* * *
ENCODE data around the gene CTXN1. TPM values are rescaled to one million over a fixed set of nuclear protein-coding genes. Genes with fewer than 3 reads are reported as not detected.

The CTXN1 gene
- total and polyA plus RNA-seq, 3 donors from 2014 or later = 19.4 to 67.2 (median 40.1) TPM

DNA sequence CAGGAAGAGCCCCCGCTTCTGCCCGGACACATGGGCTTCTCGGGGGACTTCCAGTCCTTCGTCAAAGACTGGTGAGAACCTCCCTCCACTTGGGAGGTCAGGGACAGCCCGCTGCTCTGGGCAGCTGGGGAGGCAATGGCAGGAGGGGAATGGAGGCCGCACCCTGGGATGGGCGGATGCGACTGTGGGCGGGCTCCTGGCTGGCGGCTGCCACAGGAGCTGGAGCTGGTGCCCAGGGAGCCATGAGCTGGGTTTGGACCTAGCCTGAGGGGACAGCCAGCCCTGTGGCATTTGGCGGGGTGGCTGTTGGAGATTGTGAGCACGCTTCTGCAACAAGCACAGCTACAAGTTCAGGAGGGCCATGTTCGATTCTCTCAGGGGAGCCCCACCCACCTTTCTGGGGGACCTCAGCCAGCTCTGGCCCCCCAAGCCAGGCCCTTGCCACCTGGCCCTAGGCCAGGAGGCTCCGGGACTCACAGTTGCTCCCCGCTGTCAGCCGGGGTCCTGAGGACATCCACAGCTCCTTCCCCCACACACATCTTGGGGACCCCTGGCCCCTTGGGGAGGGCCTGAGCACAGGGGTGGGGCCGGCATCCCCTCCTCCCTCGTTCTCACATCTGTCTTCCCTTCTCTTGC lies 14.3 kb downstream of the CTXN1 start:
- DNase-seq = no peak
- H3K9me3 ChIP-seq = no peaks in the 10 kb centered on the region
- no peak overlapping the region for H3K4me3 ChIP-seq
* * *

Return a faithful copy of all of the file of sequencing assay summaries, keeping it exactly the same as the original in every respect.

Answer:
ENCODE data around the gene CTXN1. TPM values are rescaled to one million over a fixed set of nuclear protein-coding genes. Genes with fewer than 3 reads are reported as not detected.

The CTXN1 gene
- total and polyA plus RNA-seq, 3 donors from 2014 or later = 19.4 to 67.2 (median 40.1) TPM

DNA sequence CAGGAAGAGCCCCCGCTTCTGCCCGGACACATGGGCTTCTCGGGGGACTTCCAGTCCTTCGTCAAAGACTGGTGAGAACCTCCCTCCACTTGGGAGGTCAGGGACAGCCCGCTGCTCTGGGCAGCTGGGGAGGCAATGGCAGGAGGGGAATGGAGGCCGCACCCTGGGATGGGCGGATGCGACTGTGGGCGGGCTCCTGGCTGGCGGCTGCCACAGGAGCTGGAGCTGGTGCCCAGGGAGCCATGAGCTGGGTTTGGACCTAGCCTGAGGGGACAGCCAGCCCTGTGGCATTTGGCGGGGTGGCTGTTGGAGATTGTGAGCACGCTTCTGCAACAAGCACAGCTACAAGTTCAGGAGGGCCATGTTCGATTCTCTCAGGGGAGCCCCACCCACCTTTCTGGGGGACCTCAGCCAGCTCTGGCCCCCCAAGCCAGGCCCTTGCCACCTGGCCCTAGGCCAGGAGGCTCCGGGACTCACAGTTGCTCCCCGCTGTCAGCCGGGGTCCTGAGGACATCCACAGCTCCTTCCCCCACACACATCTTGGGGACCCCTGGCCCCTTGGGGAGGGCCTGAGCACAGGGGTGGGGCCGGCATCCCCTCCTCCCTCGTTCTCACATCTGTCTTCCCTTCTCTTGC lies 14.3 kb downstream of the CTXN1 start:
- DNase-seq = no peak
- H3K9me3 ChIP-seq = no peaks in the 10 kb centered on the region
- no peak overlapping the region for H3K4me3 ChIP-seq